* * *
Chris Izbicki has to be thrilled to be into the Steve Sarkisian era and out of the Tyrone Willingham days.
Izbicki, who becomes the team’s No. 1 tight end with the dismissal of Kavario Middleton, seems to summoning his inner Jeremy Shockey. (Side note: Coach Baird may be going for the Jimmy Buffet look; he and Izbicki both have flowing locks now.)
Remember, Willingham was a no-hair-near-the-shoulders kind of coach and Izbicki, after a much-publicized incident at the White River Amphitheater, was perennially in the dog house.
Last season, the Lake Washington High product played in all 12 games and started five — all when the team was in a two-tight end set. He has just three receptions, though one was for a touchdown.
While Izbicki doesn’t have the softest hands, his blocking had gotten considerably better. He also looked wildly competitive on the first day of practice on this gloomy Monday.
The Huskies simply need Izbicki to have a solid, serviceable season. If he can ward off the pressure and play intelligently and loosely, he should have that kind of season.
If he overachieves, even better.
If not, the Huskies have redshirt freshman Marlion Bennett and, uh, yeah… Honestly, that’s about it outside of true freshman Michael Hartvigson, who is an absolute physical specimen from Bothell High.
So, this job is truly Izbicki’s to grab and run with. Grab and run? Watch Shockey for examples.
* * *
Speaking of tight ends . . . Gig Harbor High’s senior Austin Seferian-Jenkins was at practice — just days after his official visit to Texas.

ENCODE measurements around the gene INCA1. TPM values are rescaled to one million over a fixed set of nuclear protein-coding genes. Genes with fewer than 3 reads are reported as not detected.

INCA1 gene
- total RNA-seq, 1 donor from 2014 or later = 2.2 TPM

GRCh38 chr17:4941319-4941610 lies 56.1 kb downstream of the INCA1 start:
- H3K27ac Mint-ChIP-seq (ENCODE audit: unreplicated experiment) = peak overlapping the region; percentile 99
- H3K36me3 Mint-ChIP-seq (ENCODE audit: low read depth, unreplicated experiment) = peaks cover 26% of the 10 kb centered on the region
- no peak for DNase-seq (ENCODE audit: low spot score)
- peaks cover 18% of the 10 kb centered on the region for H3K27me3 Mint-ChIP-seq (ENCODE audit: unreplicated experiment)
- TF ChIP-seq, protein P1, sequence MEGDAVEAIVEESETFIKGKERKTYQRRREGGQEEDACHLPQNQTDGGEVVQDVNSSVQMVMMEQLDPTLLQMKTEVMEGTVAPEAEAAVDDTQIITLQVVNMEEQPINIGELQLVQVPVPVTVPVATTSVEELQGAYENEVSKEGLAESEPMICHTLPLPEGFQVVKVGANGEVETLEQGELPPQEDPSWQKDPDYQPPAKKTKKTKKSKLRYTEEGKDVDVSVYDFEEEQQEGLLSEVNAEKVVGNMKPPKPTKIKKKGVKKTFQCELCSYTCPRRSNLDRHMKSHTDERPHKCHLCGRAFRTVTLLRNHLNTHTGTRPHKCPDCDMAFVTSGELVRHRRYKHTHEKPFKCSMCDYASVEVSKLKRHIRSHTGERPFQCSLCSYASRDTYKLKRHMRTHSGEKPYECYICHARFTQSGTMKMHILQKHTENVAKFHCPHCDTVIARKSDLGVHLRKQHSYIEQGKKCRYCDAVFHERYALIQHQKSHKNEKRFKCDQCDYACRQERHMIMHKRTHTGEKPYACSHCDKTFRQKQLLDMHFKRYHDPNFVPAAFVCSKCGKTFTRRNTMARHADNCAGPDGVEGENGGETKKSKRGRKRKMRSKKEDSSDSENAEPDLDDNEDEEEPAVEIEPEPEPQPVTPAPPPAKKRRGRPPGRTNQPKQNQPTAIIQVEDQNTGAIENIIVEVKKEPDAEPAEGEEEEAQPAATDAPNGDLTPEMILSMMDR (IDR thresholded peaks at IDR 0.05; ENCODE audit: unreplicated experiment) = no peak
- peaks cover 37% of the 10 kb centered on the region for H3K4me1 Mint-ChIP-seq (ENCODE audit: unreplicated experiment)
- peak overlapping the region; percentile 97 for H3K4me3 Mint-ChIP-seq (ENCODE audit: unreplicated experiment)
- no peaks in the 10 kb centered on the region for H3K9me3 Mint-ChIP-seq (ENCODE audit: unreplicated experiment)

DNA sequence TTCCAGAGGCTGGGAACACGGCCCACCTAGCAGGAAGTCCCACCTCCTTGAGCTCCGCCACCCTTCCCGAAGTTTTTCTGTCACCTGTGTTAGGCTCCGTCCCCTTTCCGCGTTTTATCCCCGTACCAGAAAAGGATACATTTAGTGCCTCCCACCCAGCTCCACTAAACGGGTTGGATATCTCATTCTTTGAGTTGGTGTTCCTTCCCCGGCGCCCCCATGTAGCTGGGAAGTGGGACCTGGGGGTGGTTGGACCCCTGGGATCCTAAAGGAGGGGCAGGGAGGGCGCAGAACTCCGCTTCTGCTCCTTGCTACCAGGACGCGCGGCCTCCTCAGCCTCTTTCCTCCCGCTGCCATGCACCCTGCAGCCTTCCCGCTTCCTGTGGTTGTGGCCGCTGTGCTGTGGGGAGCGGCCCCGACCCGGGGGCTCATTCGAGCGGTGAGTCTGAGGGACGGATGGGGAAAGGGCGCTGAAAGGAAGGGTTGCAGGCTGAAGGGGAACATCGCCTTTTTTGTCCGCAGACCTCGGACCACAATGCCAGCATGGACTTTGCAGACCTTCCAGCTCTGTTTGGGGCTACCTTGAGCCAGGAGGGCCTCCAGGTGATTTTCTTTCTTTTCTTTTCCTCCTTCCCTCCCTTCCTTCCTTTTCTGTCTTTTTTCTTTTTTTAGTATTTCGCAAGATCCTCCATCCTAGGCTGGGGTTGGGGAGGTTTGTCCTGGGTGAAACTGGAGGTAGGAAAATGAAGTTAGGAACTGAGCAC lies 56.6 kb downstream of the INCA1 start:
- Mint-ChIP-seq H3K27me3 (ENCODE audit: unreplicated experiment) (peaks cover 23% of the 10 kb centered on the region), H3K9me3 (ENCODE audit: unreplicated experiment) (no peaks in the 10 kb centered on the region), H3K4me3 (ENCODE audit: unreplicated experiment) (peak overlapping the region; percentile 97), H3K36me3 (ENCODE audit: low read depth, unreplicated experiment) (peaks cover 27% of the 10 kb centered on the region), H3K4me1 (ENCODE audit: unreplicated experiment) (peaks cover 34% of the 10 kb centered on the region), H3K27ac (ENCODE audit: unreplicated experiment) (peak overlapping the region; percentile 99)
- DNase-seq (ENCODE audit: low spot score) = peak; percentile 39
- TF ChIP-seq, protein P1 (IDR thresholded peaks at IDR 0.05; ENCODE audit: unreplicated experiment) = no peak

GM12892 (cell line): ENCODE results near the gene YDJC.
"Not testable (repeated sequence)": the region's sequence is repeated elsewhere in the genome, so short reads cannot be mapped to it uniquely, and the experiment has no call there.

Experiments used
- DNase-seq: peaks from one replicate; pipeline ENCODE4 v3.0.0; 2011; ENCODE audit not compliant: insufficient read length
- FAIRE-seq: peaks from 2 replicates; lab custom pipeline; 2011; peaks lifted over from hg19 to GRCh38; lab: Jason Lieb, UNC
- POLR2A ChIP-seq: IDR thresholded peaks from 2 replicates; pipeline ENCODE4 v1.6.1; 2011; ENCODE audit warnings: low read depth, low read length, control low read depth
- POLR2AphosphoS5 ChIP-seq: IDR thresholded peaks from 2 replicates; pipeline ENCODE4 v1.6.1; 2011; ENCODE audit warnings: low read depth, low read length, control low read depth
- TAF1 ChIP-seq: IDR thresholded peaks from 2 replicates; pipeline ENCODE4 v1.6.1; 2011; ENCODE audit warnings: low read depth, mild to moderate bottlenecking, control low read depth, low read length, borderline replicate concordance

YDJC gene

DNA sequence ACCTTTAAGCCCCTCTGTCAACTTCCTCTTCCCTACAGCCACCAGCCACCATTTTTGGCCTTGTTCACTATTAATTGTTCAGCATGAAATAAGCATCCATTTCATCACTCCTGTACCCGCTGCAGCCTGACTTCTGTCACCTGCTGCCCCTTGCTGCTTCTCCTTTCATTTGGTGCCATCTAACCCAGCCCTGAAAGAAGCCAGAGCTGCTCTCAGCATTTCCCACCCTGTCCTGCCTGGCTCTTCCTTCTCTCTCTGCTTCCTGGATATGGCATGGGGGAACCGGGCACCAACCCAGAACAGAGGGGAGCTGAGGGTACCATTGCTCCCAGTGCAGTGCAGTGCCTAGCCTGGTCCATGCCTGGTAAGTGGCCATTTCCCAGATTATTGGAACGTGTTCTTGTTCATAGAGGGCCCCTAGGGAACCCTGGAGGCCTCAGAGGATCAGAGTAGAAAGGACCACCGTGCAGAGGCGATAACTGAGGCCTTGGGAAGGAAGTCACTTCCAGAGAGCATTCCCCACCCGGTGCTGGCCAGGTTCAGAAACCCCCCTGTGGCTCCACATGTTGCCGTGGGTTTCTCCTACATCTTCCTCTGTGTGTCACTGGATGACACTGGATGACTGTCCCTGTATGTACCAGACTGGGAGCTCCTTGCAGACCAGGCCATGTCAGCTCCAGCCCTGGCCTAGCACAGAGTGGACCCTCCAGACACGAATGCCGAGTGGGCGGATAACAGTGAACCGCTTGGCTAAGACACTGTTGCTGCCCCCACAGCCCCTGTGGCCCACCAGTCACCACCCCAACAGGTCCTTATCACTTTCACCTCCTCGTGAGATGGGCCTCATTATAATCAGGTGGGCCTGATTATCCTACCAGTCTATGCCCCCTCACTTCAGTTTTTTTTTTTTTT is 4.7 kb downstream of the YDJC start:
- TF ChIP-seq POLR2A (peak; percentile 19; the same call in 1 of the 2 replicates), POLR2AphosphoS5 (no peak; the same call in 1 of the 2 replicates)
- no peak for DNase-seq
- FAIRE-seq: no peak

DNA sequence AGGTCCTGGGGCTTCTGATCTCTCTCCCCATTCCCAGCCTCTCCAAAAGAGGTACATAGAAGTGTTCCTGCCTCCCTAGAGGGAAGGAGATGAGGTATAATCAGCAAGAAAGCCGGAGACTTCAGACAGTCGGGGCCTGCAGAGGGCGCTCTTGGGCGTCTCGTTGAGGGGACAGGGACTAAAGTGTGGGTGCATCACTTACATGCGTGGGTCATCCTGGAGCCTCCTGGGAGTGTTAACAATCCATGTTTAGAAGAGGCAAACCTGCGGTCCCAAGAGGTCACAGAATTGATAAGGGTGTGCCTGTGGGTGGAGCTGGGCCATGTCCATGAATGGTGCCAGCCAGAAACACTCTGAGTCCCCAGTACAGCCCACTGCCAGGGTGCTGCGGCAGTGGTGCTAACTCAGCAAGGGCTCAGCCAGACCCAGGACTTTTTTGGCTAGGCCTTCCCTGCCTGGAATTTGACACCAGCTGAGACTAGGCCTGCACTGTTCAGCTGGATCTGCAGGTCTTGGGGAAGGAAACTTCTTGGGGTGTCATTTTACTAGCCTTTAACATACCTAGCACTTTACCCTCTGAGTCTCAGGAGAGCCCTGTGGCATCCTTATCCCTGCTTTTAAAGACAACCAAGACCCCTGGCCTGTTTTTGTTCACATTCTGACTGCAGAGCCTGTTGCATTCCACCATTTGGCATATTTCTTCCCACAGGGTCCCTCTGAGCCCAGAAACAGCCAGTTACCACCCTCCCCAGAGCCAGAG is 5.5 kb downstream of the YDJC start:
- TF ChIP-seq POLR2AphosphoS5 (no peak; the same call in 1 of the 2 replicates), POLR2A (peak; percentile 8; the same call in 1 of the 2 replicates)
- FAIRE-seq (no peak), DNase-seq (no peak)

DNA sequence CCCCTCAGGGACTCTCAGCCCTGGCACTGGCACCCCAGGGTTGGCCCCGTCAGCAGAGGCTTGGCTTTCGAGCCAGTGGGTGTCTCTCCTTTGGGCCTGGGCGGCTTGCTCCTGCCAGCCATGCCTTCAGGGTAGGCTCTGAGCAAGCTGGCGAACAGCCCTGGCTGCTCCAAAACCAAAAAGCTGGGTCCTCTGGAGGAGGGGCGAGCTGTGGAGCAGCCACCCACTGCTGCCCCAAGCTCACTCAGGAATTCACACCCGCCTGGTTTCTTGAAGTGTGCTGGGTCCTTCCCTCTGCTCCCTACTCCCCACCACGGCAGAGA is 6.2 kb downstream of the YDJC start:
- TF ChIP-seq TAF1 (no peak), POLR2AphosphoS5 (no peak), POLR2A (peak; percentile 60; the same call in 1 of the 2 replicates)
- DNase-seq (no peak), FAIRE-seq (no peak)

I had never seen Seferian-Jenkins in person.
One word: WHOA!
First, if the Huskies land a national recruit away from Texas, AWESOME. Second, if the Huskies keep this mammoth young man at home, EVEN BETTER. Third, if Seferian-Jenkins stays, the Huskies get that much better.
Seferian-Jenkins is set to make his oral commitment at 6:30 p.m. PT, Aug. 16 at the Gig Harbor Yacht Club.
Hey, it’s a good sign for UW fans that he isn’t making the announcement at the Driskell Hotel.
* * *
Today marked the first time I saw the following players in action in person. The partial list and my initial thoughts:
* RB Deontae Cooper: This kid looks as natural running the ball as anyone I’ve seen in purple and gold. He is seamless, fluid, beautiful even. Yes, there were no pads thus no tackling, but Cooper changed directions on a dime and even eluded some touch-tackles. He is fast, but his fluidity and ease were more impressive than his speed. A Chris Polk-Deontae Cooper punch could be painful for opponents.